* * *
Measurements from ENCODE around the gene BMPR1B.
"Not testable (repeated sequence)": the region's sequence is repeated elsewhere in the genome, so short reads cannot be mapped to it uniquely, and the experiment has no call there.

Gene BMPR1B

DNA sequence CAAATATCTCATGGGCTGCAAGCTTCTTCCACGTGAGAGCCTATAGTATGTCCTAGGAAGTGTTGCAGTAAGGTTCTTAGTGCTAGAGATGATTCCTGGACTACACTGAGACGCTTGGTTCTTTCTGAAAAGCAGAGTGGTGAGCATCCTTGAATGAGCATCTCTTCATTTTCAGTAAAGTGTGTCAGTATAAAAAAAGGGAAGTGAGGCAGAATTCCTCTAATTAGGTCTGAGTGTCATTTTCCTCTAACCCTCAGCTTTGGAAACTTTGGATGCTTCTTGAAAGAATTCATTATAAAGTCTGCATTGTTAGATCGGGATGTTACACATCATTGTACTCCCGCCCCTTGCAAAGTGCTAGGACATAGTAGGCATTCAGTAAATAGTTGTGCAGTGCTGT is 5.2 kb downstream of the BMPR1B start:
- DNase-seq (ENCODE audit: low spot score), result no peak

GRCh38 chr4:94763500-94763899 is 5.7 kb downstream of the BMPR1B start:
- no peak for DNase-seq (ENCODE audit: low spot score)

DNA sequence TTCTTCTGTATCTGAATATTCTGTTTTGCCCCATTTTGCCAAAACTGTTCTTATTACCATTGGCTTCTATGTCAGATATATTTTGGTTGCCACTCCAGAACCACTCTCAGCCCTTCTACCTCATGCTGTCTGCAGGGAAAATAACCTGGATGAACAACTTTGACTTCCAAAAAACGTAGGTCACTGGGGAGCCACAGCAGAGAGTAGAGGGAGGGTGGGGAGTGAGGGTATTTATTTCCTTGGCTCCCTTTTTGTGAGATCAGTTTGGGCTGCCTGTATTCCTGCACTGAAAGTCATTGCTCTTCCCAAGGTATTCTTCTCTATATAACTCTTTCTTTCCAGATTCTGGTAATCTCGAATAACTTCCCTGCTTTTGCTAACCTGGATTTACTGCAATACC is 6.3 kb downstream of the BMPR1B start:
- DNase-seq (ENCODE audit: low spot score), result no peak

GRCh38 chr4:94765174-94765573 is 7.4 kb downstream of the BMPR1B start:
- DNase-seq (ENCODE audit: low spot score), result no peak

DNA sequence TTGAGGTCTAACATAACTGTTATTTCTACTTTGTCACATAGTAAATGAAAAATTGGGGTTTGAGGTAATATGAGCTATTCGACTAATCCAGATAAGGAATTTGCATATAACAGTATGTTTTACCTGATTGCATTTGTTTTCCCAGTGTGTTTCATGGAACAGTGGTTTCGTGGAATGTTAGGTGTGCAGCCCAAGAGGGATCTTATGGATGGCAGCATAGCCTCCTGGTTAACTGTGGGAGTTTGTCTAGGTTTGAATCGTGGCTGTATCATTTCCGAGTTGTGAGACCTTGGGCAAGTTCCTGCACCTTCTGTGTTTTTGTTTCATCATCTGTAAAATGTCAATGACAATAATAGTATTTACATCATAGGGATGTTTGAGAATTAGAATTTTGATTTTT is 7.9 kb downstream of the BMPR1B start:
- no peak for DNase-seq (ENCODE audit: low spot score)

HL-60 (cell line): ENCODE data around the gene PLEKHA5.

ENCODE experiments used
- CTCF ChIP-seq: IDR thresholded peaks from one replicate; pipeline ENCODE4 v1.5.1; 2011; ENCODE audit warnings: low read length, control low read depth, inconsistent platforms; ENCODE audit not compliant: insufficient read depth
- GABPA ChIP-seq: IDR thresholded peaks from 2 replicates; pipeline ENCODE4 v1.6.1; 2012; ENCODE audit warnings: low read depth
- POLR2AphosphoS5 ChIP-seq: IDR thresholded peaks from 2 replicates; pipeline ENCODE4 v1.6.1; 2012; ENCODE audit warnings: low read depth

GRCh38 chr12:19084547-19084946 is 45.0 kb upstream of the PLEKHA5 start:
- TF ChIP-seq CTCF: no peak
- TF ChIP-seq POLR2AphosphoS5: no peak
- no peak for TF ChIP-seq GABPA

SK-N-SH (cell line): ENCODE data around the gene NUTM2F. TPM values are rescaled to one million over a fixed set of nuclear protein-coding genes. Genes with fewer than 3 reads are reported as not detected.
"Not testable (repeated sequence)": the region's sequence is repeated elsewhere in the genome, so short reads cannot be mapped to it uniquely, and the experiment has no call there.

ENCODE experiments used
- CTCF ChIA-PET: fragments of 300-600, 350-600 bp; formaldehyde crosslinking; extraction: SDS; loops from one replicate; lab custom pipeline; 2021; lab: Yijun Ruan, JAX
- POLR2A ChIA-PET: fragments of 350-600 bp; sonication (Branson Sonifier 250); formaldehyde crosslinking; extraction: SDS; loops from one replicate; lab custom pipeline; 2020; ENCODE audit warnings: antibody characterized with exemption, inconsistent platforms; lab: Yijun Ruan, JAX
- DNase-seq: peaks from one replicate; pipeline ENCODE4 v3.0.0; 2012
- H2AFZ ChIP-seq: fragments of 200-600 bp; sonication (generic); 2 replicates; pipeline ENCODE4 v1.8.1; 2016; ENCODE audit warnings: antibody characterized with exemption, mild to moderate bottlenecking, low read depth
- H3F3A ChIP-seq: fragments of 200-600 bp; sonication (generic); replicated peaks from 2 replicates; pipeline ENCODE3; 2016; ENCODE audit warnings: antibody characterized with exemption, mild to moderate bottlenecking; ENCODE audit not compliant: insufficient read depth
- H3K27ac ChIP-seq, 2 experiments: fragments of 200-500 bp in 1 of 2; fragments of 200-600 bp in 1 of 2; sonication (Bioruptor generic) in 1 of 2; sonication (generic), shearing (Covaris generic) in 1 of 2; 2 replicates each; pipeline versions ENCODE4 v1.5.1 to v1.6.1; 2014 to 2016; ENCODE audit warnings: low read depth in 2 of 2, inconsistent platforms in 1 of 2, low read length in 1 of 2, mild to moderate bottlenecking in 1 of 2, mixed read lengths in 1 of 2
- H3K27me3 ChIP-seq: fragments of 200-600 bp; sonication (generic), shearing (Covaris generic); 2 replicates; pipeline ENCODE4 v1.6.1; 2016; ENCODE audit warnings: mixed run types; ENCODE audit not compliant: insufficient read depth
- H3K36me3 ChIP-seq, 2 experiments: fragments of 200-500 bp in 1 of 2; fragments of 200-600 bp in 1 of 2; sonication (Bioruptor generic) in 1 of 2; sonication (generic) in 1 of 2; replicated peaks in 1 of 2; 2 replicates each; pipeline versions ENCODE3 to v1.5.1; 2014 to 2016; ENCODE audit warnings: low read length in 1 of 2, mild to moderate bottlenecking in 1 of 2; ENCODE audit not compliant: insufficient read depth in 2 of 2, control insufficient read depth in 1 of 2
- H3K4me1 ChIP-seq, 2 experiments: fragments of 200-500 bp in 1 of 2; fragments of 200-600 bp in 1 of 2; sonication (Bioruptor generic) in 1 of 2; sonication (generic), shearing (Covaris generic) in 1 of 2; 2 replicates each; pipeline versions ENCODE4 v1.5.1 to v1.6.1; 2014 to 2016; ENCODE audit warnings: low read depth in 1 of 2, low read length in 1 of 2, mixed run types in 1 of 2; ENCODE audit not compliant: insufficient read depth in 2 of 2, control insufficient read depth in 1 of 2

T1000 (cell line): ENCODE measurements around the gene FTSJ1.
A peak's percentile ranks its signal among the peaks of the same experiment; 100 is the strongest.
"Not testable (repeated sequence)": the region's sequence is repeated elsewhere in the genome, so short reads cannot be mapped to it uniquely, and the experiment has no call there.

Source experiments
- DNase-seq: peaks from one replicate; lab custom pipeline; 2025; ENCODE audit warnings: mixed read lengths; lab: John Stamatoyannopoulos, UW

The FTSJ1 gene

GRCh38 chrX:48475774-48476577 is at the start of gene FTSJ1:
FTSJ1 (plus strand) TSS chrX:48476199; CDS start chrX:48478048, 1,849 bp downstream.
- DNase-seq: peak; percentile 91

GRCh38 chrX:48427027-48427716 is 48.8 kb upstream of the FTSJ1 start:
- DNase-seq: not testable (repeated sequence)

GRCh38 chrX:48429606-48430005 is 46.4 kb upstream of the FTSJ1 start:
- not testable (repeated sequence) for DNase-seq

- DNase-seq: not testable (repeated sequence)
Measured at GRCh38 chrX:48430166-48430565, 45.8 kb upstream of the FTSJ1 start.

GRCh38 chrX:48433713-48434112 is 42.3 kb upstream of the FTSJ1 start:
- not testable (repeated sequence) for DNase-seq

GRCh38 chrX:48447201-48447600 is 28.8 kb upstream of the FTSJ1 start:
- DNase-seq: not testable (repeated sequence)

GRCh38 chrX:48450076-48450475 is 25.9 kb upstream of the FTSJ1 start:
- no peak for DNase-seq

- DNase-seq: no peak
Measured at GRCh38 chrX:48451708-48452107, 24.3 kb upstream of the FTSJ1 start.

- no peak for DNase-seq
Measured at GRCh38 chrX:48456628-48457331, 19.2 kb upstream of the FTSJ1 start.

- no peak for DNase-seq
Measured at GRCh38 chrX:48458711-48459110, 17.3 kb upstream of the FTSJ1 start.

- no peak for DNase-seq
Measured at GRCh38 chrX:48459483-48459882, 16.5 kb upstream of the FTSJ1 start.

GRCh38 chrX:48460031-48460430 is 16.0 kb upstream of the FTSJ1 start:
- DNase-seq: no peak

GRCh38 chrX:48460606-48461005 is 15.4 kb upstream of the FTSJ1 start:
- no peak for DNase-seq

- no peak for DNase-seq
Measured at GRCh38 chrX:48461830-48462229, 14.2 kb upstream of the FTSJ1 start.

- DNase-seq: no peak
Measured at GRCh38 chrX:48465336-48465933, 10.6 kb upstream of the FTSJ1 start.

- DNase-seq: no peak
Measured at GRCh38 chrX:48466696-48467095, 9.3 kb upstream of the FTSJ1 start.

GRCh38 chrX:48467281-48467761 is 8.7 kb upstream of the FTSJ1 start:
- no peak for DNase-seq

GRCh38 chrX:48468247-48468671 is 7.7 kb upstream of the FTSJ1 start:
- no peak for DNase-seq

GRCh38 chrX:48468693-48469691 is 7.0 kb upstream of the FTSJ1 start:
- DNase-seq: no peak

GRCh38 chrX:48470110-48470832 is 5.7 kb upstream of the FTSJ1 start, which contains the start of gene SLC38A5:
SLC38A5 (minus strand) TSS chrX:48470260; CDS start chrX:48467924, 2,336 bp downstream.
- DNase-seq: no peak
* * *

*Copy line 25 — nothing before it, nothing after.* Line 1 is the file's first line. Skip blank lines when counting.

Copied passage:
ENCODE experiments used